Figure 1 Flow diagram of the study selection process.
The methodological quality of included trials was assessed using the Jadad score, which judges the descriptions of randomization, blinding, and dropouts (withdrawals) in the trials (Table 1). This is summarized as follow: (1) whether randomized or not (yes = 1 point, No = 0); (2) whether randomization was described appropriately or not (yes = 1 point, No = 0); (3) double blind (yes = 1 point, No = 0); (4) was the double blinding described appropriately (yes = 1 point, No = 0); and (5) whether withdrawals and dropouts described or not (yes = 1 point, No = 0). The quality scale ranges from 0 to 5 points with a low quality report of score 2 or less and a high quality report of score at least 3.
Table 1 Jadad quality score of randomized, controlled trials included in the meta-analysis.
Data from selected studies were extracted in the form of 2 × 2 tables. All included studies were weighted and pooled. The data were analyzed using Statsdirect (2.7.7; 9/13/2009). Relative risk (RR) and 95% confidence intervals (95% CI) were calculated using the Mantel-Haenszel and DerSimonian-Laird methods. The Cochran Q test was used to test heterogeneity. The event rate in the experimental (intervention) group against the event rate in the control group was calculated using L’Abbe plots as an aid to explore the heterogeneity of effect estimates. Funnel plot analysis was used as a publication bias indicator.
The electronic searches yielded 2691 items: eight from PubMed, 80 from Google, 246 from Embase, 21 from Scopus, and 2336 from Cochrane. Of these, 20 were scrutinized in full text, eight were considered eligible and had a well-defined global response outcome and were included in this analysis (Figure 1). The quality of the eligible studies was assessed by Jadad score. From eight studies, seven had Jadad scores ≥ 4[11,13,19,21-24] and the other study had a Jadad score of 3 (Table 1). These eight trials included 555 patients randomized to receive either mebeverine or placebo. 352 (63%) were women and 203 (37%) were men. All subtypes of IBS were represented. Abdominal pain was prevalent in only one study. Patient’s characteristics, type, and dosage of mebeverine and placebo, duration of treatment, and outcomes (clinical improvement and the relief of abdominal pain) for each study are shown in Tables 2, 3, 4 and 5.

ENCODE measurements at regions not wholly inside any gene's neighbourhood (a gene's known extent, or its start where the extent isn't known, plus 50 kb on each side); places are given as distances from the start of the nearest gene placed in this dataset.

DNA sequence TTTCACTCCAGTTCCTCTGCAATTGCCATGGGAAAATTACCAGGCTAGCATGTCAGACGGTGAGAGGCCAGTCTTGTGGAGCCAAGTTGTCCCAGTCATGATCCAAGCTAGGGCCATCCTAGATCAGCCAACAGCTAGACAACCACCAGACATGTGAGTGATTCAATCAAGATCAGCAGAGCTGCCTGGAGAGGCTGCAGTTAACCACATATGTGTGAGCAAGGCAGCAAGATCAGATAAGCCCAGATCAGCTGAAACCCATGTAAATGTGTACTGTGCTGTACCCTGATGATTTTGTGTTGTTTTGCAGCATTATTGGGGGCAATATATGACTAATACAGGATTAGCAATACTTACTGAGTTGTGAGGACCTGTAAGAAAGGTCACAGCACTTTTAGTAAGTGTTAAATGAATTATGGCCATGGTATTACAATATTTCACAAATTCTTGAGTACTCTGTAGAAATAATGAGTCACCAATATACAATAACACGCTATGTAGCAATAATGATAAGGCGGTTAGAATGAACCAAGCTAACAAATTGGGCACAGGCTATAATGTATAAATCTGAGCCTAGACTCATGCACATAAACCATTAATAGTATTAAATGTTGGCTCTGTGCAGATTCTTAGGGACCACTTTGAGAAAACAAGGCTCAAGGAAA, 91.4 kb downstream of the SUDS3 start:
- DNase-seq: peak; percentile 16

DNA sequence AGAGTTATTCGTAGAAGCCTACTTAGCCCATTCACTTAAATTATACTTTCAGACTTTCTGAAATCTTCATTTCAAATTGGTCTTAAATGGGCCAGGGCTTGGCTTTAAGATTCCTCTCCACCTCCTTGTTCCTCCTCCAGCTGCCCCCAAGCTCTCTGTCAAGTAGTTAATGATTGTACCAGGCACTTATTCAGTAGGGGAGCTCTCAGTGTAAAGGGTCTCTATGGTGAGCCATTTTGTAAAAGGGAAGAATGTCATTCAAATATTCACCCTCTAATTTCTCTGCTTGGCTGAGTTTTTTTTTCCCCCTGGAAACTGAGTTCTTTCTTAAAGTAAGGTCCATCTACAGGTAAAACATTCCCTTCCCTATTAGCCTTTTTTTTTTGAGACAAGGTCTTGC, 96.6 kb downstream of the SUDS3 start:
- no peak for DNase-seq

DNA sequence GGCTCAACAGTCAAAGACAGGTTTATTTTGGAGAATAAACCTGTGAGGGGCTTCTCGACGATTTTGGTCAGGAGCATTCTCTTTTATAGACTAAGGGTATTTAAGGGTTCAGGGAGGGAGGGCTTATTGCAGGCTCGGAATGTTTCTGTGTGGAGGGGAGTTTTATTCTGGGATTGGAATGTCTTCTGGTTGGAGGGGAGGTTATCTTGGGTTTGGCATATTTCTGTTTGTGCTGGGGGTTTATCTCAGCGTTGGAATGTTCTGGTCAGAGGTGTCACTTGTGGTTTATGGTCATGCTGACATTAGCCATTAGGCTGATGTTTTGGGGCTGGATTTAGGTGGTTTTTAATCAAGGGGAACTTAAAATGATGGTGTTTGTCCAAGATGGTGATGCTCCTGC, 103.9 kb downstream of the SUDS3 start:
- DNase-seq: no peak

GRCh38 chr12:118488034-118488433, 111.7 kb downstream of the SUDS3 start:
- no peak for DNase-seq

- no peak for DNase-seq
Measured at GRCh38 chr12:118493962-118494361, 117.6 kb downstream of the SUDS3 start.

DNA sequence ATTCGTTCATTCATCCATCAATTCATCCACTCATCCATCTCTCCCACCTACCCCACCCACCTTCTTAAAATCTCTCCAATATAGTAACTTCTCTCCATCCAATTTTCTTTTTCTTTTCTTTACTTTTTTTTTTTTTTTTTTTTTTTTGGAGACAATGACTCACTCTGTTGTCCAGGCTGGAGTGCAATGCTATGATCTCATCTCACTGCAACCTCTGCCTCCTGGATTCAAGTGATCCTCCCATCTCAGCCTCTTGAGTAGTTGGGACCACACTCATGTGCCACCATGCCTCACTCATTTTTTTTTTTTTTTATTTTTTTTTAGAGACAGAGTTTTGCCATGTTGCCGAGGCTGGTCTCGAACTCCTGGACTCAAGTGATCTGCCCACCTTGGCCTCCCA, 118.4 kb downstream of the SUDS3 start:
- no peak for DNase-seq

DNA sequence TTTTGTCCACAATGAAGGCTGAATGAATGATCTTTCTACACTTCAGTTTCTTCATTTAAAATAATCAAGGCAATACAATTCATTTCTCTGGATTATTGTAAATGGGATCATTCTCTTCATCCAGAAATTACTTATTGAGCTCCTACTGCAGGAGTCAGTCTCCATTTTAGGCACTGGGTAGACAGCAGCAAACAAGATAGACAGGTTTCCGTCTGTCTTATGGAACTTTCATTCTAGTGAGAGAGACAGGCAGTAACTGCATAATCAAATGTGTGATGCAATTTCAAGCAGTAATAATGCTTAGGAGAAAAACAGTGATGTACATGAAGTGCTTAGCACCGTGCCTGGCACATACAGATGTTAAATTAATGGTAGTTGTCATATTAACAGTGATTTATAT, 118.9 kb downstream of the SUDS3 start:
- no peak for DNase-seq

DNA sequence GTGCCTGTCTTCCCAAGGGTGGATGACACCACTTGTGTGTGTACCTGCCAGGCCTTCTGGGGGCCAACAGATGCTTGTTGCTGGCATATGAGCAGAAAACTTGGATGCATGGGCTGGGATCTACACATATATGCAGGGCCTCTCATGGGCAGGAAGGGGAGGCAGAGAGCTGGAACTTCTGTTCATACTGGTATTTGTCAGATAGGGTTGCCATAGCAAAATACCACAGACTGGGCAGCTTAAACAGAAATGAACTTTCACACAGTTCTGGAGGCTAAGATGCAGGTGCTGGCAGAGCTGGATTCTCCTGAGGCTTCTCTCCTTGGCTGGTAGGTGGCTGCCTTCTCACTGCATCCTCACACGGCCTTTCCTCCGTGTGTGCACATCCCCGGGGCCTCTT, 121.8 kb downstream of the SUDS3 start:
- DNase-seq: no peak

Table 2 Characteristics of studies comparing mebeverine and placebo included in meta-analysis.
The summary RR for global or clinical improvement in five trials including[11,13,21-23] was 1.13 with a 95% CI of 0.59-2.16 and a non-significant RR (P = 0.7056, Figure 2A). The Cochrane Q test for heterogeneity indicated that the studies were heterogeneous (P = 0.0022, Figure 2B) and could not be combined, thus the random effects for individuals and summary of RR was applied. Regression of normalized effect vs precision for all included studies for clinical response among mebeverine vs placebo therapy was 0.217719 (95% CI: -5.538784 to 5.974221, P = 0.9118), and Kendall’s test on standardized effect vs variance indicated tau = 0.2, P = 0.8167 (Figure 2C). Summary RR for relief of abdominal pain in three trials[19,21,22] was 1.33 with a 95% CI of 0.92-1.93, a non-significant RR (P = 0.129, Figure 3A). The Cochrane Q test for heterogeneity indicated that the studies were homogenous (P = 0.1871, Figure 3B) and could be combined, thus fixed effects for individuals and summary of RR was applied. Regression of normalized effect vs precision for all included studies for clinical response among mebeverine vs placebo therapy could not be calculated because of too few strata.